Tunisia: Proposed bill could give security forces carte blanche to use unnecessary lethal force

A bill on the agenda for discussion in Tunisia’s parliament today could bolster impunity for security forces by granting them immunity from prosecution for unnecessary use of lethal force as well as potentially criminalizing criticism of police conduct, said Amnesty International today.
The proposed law, known as the “Repression of attacks against armed forces” bill, would authorize security forces to use lethal force to protect property even when it is not strictly necessary to protect life, contrary to international standards. It would exempt security forces from criminal liability in such cases if the force used is deemed “necessary and proportionate”. The bill was first proposed by the government to parliament in April 2015 and was reintroduced at the demand of police unions.
“This bill is a dangerous step towards institutionalizing impunity in Tunisia’s security sector. The fact that parliament is even considering this bill is a sign of the lack of political will on the part of the government to ensure accountability for abuses by the security services. The bill also flouts the country’s own constitution which guarantees the right to life, freedom of expression and access to information,” said Heba Morayef, Amnesty International’s North Africa Research Director.
“Tunisian security forces have been targeted in the past but giving them freer rein to use lethal force and immunity from prosecution is not the way to address this challenge. The Tunisian parliament should reject this bill and focus on measures to end the impunity enjoyed by the security forces.”
Tunisian security forces have been targeted by armed groups in a series of attacks since 2015. Tunisia’s parliamentary committee on General Legislation is due to hold a hearing today with the Minister of Interior whose ministry drafted the bill. Later in the day, the committee will also meet with the security forces’ unions which have been advocating for the adoption of the bill.
The bill allows security forces to respond with lethal force to an attack on property that does not threaten lives or risk causing serious injury. Article 18 of the bill would exempt members of the security forces from criminal liability for “injuring or killing anyone”, including as a result of using lethal force to protect against attacks on homes, objects or vehicles, if the force used is deemed “necessary and proportionate” to the danger. This is contrary to the state’s obligation to respect and protect the right to life.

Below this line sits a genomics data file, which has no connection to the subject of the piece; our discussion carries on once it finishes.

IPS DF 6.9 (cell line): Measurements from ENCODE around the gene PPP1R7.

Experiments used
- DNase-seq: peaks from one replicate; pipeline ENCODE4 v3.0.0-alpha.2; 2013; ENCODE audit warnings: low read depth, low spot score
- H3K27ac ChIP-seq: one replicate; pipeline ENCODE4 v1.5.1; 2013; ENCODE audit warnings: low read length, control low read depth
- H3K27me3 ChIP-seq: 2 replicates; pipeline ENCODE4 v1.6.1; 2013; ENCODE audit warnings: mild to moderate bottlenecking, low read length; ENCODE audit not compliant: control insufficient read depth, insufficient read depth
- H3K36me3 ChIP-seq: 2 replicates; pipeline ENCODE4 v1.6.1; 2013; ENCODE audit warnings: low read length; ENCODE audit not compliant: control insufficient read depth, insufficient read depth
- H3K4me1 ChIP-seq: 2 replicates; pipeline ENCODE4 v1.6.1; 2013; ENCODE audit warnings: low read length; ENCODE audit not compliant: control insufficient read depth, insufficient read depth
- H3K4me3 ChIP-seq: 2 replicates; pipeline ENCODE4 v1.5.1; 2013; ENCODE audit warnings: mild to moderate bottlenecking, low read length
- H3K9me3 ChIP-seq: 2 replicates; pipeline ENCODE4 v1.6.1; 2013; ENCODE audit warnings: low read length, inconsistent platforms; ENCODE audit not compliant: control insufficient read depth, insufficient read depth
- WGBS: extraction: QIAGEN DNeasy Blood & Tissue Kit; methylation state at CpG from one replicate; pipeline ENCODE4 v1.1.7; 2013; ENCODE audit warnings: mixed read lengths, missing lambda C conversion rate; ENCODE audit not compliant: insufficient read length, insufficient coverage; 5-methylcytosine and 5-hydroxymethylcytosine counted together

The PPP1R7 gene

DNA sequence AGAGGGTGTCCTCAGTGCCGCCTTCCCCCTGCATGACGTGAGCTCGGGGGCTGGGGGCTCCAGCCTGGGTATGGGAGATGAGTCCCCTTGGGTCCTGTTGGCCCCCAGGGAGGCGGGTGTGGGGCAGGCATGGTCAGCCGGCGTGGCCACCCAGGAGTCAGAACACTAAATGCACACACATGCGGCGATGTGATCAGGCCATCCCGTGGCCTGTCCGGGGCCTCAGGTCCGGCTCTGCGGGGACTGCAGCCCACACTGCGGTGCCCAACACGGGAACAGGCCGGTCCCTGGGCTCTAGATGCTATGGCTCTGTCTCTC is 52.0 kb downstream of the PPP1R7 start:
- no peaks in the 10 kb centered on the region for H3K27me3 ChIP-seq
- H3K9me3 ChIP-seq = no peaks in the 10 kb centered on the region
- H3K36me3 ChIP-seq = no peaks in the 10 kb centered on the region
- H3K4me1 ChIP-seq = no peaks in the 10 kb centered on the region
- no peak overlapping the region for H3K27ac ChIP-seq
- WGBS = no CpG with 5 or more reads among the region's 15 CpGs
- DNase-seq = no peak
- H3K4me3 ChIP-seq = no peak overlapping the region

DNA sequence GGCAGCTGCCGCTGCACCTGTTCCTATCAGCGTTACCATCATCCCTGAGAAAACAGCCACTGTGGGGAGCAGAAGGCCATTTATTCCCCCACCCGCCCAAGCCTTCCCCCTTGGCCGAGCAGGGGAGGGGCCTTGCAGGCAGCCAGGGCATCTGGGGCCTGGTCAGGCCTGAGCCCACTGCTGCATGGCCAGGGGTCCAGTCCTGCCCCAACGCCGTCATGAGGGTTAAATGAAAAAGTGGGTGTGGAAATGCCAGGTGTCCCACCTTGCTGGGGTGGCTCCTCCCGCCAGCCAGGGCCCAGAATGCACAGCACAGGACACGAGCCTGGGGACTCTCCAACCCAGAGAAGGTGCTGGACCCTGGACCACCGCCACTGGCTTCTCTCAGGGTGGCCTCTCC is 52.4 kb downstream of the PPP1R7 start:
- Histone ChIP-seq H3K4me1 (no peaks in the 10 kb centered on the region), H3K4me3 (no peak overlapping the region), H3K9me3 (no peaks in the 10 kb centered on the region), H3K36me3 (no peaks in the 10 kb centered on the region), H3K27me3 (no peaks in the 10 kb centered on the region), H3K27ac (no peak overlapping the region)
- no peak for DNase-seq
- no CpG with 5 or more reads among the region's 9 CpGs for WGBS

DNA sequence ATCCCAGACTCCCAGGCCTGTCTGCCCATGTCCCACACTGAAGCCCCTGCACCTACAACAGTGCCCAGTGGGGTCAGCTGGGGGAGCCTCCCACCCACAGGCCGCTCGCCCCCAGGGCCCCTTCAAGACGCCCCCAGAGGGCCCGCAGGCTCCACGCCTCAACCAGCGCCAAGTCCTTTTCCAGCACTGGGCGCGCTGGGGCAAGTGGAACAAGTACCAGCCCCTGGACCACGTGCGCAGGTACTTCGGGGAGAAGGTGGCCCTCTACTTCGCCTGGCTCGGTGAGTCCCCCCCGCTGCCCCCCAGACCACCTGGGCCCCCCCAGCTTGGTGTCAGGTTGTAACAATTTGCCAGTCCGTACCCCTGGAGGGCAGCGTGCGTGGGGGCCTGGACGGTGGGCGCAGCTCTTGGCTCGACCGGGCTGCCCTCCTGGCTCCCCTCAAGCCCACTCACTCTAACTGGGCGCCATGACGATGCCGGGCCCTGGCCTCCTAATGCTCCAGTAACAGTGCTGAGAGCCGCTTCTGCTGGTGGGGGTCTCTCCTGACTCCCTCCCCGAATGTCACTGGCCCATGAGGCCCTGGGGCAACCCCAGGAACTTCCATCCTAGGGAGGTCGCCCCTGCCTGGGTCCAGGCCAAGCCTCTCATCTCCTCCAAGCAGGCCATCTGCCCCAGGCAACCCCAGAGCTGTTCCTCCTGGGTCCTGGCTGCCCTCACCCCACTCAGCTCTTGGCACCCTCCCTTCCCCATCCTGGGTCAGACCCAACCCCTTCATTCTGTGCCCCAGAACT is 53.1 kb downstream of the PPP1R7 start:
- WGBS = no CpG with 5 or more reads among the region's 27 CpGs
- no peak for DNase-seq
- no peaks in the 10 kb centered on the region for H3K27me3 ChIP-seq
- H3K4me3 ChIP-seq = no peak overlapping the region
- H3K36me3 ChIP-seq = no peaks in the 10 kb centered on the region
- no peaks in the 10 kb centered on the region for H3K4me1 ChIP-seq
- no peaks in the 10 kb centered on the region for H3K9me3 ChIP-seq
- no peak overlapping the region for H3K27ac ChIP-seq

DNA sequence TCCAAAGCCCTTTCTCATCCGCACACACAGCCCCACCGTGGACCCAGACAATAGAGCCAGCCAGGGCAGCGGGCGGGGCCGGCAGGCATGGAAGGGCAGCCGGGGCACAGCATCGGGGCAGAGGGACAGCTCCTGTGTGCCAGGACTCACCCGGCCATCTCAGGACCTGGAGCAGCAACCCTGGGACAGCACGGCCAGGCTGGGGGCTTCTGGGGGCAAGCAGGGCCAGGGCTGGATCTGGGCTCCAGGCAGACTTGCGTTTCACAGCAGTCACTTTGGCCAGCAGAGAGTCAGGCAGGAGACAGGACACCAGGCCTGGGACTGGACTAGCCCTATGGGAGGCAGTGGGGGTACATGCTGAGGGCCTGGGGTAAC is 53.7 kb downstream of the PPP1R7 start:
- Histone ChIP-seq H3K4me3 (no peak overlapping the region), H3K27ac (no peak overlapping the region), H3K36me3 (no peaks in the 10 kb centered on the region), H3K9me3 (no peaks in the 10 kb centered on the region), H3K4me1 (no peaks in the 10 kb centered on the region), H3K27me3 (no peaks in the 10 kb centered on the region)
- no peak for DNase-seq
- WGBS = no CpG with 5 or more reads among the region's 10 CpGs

Using lethal force solely to protect property would not be necessary and proportionate. The UN Basic Principles on the Use of Force and Firearms restrict the use of lethal force by law enforcement to situations where it is “strictly necessary to protect life.” These standards require that an independent authority assess whether the use of lethal force leading to a death or serious injury was necessary and proportionate.
In February 2017, Amnesty International published a report highlighting how violations committed by security forces in the context of the state of emergency, including torture and arbitrary arrests, are threatening the country’s path to reform. No security officers have been convicted for these violations so far.
“In Tunisia, abuses committed in the name of security almost always go unpunished. This has created an atmosphere of pervasive impunity, where security forces feel that they are above the law and need not fear prosecution,” said Heba Morayef. 
“Granting security forces legal immunity from prosecution through this bill will only embolden perpetrators of human rights violations.”
In June, members of Tunisia’s infamous El Gorjeni anti-terrorism brigadecomplained to the parliamentary security and defence committee about the number of allegations of torture and other ill-treatment directed towards them, describing such allegations as a “form of harassment”. 
The bill also includes vague provisions that could criminalize legitimate criticism of the security forces including for human rights abuses. Article 12 of the bill criminalizes the “denigration” of police and other security forces with the aim of “harming public order”, making it punishable with a penalty of up to two years in prison and a fine of up to 10,000 dinars. 
Articles 5 and 6 of the bill provide for up to 10 years in prison and a 50,000 dinar fine for those who disclose or publish “national security secrets”. This is defined as “any information, data and documents related to national security”, an overly broad definition which could be used to imprison those revealing information about human rights violations. No protection from prosecution is provided for whistleblowers or journalists.
These provisions are inconsistent with Tunisia’s obligation to uphold freedom of expression and the public’s right to access information under international law and according to the country’s constitution.
During a review of its human rights record at the UN Human Rights Council in May, Tunisia received at least 10 recommendations relating to strengthening accountability for human rights violations by security forces. By accepting these recommendations Tunisia has committed to take concrete steps to fight impunity.
“It is deeply disappointing to see that this bill, which fundamentally threatens the human rights gains Tunisia has made since 2011, back on the table,” said Heba Morayef.
“Tunisia must abide by its commitments to uphold its human rights obligations by ensuring greater oversight of the security sector and taking concrete steps to address impunity once and for all.”
For more information please contact Sue Montgomery, media relations for Amnesty International Canada, at 613-744-7667 ext. 236 or smontgomery@amnesty.ca